This deciduous, 30 to 45-foot-high by 25-foot-wide tree in the wild, has beautiful 3-inch-wide, tri-lobed leaves, glossy green above and paler underneath, which turn various shades of red, orange, and yellow in autumn. Flowers are bright yellow and showy in the spring. Trident Maple naturally exhibits low spreading growth and multiple stems but can be trained to a single trunk and pruned to make it branch higher, allowing passage below its broad, oval to rounded canopy. With its moderate growth rate, attractive orange-brown peeling bark, and easy maintenance, Trident Maple is popular as a patio or street tree and is also highly valued as a bonsai subject. Crown form is often variable and selection of a uniformly- shaped, vigorous cultivar is needed. The trident maple is a very popular species for bonsai, due to its small, three-lobed leaves, a readily-thickening trunk, and thick, gnarly roots which adapt well to root-over-rock style.
USDA states that this tree will grow in full sun, part sun or part shade. Tomlinson, writing from the UK, believes this maple needs full sun. Simon and Schuster recommends partial shade.
Although hardy in zones 4B through 9, the trident maple’s roots have a high moisture content, and are susceptible to frost damage. This is a potentially fatal problem experienced by members of the Internet Bonsai Club and warned against in almost every book. Tomlinson goes so far as to suggest the substitution of Acer ginnala, the Amur maple, in colder areas. At the very least, this tree should be carefully winter protected.
Water moderately in summer, easing off in winter.
Tomlinson, as he usually does, suggests an aggressive feeding schedule: once weekly for the first month after leaves appear, then every two weeks during growth. Simon and Schuster recommends feeding every three weeks during growth, with an interval in midsummer. I’ve used the more conservative schedule with my tree and have been happy with its growth, but find it entirely possible that more frequent feeding would improve the vigor of the tree. More frequent feeding, however, requires increased vigilance in pinching back. If a liquid fertilizer is used, it should not be sprayed on the leaves, as this may result in leaf burn.
Pruning and wiring:
Pinch back new growth to the first two leaves. The tree may be wired at any time during growth, but the branches are somewhat brittle and it is also wise to provide some protection for the bark. The tree, given ample pot space, will grow rapidly, so it is essential to continually check the wire to avoid scarring. Leaf pruning can be carried out in midsummer to miniaturize foliage. Make certain that the tree is healthy and vigorous before leaf pruning. Total leaf pruning should not be carried out annually, as the tree needs a year to restore its stores of energy. I’ve been told that it’s safer to leaf prune gradually, removing only 1/3 to 1/2 of the tree’s largest leaves at a time. The trident’s leaves reduce readily, but it is more difficult to get short internodes and finely ramified branches. For the more advanced/courageous among us, Brent Walston suggests: For smaller pieces, in one gallon training pots, I let them grow wild for 2 or 3 years until the roots completely fill the pot and there is a noticeable decline in vigor. The internodes shorten and the leaves get smaller. It is at this point that I do major pruning shortening them to under a foot. The depleted state of the roots due to the root-bound conditions prevents them from forming the typical coarse growth that usually results following such a pruning. Performing this operation in summer will have an even more dramatic effect, since in essence it is a radical (very radical) defoliation. Root pruning and repotting can take place at the same time. As Michael Persiano would say, these are not procedures for beginners. Once they are potted up and the final branches are selected, several defoliations a season will result in the short internodes and small leaves so desired.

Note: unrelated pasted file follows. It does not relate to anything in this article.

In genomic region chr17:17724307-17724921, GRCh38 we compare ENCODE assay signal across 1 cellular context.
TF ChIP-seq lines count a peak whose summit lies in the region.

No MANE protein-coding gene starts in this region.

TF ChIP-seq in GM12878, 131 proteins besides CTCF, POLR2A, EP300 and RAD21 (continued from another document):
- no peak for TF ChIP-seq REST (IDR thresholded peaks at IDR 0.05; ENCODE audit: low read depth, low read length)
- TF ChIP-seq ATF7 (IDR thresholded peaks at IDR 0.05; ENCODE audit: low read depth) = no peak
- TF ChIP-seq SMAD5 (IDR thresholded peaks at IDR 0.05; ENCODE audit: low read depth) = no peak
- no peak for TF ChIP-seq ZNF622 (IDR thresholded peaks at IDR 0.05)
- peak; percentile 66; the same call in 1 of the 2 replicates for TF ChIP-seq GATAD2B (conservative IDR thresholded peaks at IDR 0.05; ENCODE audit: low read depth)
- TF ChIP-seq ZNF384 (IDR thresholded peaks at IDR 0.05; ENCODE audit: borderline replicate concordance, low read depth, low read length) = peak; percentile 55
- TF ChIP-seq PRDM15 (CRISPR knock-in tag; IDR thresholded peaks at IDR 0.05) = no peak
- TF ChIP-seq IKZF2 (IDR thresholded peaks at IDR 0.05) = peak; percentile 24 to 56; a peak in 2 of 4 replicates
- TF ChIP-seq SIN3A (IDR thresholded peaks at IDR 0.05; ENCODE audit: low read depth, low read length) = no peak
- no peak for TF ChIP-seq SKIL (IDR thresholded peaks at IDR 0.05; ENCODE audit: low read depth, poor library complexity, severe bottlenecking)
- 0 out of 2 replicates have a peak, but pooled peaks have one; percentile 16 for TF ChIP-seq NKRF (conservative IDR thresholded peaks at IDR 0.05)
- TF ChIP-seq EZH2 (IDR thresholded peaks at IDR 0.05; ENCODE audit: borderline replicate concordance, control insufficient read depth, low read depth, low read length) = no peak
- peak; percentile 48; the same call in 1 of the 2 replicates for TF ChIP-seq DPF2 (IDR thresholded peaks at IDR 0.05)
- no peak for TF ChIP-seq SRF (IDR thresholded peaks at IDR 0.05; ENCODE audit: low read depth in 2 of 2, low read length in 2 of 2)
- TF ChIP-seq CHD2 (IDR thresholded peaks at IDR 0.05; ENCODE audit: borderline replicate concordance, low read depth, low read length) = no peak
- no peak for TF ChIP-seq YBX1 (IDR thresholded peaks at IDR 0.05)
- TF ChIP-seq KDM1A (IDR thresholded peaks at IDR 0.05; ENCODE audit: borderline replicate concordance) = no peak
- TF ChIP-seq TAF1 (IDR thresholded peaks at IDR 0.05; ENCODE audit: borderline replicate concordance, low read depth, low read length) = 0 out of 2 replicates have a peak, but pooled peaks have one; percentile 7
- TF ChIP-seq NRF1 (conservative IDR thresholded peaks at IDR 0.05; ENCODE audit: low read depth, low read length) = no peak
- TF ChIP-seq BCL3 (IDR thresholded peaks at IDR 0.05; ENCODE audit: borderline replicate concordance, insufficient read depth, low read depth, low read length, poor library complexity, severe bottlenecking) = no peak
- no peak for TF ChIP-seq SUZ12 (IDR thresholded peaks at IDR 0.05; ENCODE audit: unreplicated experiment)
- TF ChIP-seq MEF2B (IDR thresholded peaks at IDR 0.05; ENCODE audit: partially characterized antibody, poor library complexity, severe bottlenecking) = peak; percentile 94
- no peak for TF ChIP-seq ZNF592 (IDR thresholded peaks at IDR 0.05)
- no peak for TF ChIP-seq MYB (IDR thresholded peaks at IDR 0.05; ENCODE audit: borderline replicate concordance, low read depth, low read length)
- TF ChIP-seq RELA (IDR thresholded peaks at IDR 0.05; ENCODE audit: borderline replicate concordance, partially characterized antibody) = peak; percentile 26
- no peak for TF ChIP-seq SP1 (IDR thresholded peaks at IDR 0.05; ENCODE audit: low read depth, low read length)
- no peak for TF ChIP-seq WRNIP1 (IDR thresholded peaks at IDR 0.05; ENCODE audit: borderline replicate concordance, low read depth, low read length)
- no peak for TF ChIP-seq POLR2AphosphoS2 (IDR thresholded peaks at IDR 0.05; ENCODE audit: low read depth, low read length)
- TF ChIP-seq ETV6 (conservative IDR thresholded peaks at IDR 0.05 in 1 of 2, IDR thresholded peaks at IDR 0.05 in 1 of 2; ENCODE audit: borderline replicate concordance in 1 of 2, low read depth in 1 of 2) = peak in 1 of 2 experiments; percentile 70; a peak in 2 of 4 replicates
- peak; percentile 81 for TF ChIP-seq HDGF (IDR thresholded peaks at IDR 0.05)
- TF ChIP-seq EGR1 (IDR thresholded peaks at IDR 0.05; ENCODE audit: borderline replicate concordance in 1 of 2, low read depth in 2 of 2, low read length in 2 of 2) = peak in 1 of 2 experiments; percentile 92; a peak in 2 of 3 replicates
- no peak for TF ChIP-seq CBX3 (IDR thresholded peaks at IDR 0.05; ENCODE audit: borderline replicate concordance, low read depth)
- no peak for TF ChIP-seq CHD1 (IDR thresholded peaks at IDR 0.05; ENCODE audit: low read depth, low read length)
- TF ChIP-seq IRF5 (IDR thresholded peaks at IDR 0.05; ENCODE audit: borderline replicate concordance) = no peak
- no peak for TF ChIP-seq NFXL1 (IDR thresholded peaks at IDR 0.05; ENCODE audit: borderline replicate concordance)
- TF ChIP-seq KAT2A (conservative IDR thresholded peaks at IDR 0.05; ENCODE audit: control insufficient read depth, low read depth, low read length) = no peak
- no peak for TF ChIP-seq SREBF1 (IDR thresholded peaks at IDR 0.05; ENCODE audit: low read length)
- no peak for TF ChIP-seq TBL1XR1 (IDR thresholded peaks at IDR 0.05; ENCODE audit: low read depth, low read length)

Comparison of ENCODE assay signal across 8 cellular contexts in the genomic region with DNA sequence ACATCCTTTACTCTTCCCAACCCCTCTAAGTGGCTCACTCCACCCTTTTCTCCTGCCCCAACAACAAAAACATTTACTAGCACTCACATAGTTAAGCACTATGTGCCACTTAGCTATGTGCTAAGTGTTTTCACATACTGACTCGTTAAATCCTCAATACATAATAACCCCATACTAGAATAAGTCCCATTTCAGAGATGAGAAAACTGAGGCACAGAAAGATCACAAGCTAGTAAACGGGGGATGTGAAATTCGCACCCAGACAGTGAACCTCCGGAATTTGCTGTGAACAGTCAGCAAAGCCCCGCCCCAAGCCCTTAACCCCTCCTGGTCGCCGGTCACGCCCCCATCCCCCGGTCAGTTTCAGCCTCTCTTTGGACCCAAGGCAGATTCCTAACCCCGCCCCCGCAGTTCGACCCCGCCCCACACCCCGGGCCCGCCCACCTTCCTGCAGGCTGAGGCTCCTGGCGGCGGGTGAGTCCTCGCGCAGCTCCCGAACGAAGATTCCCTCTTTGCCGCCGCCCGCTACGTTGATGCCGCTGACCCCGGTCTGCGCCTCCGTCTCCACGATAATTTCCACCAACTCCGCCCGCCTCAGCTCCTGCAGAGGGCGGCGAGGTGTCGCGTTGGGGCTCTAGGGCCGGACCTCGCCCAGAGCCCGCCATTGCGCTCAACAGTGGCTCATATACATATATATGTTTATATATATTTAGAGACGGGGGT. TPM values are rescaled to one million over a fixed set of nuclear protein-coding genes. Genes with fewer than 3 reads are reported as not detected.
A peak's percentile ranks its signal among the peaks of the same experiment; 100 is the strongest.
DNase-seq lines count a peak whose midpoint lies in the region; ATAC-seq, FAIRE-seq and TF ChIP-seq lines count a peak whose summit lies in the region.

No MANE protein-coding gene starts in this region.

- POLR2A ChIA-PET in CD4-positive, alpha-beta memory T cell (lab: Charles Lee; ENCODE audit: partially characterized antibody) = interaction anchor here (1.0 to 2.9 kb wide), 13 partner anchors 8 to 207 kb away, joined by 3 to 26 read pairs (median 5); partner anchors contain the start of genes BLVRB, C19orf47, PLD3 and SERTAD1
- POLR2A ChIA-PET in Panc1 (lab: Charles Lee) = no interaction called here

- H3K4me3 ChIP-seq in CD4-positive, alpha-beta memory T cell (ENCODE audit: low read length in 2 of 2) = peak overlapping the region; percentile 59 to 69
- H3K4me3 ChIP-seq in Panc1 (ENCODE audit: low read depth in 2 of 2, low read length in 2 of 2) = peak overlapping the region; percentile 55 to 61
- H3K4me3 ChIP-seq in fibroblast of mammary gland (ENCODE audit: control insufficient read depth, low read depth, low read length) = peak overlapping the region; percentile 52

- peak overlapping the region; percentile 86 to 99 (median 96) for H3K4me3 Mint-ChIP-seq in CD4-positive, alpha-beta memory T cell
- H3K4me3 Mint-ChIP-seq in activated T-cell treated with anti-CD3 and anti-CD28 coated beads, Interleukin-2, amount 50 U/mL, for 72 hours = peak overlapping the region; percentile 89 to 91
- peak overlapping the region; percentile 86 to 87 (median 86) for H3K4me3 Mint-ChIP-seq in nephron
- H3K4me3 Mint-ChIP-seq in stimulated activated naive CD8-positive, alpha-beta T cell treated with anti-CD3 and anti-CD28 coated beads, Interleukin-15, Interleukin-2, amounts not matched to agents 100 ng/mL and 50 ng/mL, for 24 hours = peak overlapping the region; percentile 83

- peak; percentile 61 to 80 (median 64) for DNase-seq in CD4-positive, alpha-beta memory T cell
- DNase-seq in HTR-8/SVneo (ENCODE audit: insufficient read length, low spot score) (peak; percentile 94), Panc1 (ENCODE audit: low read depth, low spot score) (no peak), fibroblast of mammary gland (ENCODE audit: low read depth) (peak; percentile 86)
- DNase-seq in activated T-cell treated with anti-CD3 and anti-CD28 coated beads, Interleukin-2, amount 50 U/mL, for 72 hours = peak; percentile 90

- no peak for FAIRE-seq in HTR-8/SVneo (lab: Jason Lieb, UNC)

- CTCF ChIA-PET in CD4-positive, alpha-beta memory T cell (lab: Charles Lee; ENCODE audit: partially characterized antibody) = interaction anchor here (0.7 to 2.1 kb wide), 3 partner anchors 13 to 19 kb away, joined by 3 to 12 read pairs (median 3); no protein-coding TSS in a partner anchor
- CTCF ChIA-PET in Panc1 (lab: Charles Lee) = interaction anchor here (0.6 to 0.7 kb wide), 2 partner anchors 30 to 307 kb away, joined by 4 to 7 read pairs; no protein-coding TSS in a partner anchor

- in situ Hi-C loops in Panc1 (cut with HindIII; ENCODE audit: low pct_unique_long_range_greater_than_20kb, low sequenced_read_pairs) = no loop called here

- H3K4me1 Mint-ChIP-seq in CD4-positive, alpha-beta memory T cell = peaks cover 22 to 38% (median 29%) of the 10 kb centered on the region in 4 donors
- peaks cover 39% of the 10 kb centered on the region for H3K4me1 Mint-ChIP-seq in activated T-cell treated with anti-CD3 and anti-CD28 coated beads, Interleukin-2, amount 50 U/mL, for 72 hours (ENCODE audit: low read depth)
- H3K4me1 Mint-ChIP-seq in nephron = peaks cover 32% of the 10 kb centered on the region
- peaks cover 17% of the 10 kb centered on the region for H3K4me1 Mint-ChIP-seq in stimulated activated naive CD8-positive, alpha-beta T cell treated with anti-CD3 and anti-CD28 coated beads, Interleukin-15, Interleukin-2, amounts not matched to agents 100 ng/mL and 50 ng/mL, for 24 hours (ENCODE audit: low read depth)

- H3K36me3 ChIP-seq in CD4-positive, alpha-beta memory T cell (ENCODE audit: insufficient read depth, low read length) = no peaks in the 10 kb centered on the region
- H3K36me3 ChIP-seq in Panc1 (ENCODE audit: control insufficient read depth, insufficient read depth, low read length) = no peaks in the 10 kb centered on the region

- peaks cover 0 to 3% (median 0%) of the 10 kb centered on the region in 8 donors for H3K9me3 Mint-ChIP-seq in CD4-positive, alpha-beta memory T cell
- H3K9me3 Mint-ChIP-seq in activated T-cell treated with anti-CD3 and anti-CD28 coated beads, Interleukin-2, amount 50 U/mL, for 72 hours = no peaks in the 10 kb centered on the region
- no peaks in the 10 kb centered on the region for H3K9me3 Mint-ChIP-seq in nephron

Trident maple can be grown from seed, air-layered, or grown from both hardwood and softwood cuttings. Tomlinson says that even wrist thick cuttings may take, and one instance of a six-inch (!) cutting being rooted successfully has been reported. Best results are achieved taking cuttings in late winter-early spring for hardwood and midsummer for softwood. Seeds require a 24 hour hot water soak, then cold-moist pretreatment for three months. Seeds need to be stored refrigerated, which will start the cold- treatment process. Seeds kept in dry storage are tough to activate, resulting in a poor percentage of germination. If you cannot collect your own seed, it seems that purchasing fresh, properly stored seed from a reputable dealer is essential.
In spring, before buds open. Roots grow very quickly, so annual repotting may be necessary for young trees; older trees tend to need repotting every 2-3 years. If root die-back has occurred during the winter, trim off old root matter to allow room for new growth. Tomlinson recommends a fast-draining soil mix; The USDA states that Trident Maple should be planted in any well-drained, acid soil and is quite tolerant of salt, air pollution, wind and drought. Like other maples, some chlorosis can develop in soils with pH over 7 but it is moderately tolerant of soil salt.
Pests and diseases:
Generally pest and disease free, but are vulnerable to caterpillar attack.
Species/varieties which make excellent bonsai:
Acer b. formosanum, the Taiwan or Formosan Trident.
“Mino Yatsubusa” and “Miyasama Kaede Yatsubusa”, which exhibit various characteristics of being dwarfed.
“Goshika Kaede,” a variegated form.
“Nartua Kaede” and “Tancho”, two with unusual rolled-edged leaves. “Evergreen’s Rough Bark,” valued for its bark appearance.
Complete Book of Bonsai by Tomlinson The Simon and Schuster Guide to Bonsai USDA Fact Sheet ST-9
Compiled by Sabrina Caine
Edited by Michael Johnson and Thomas L. Zane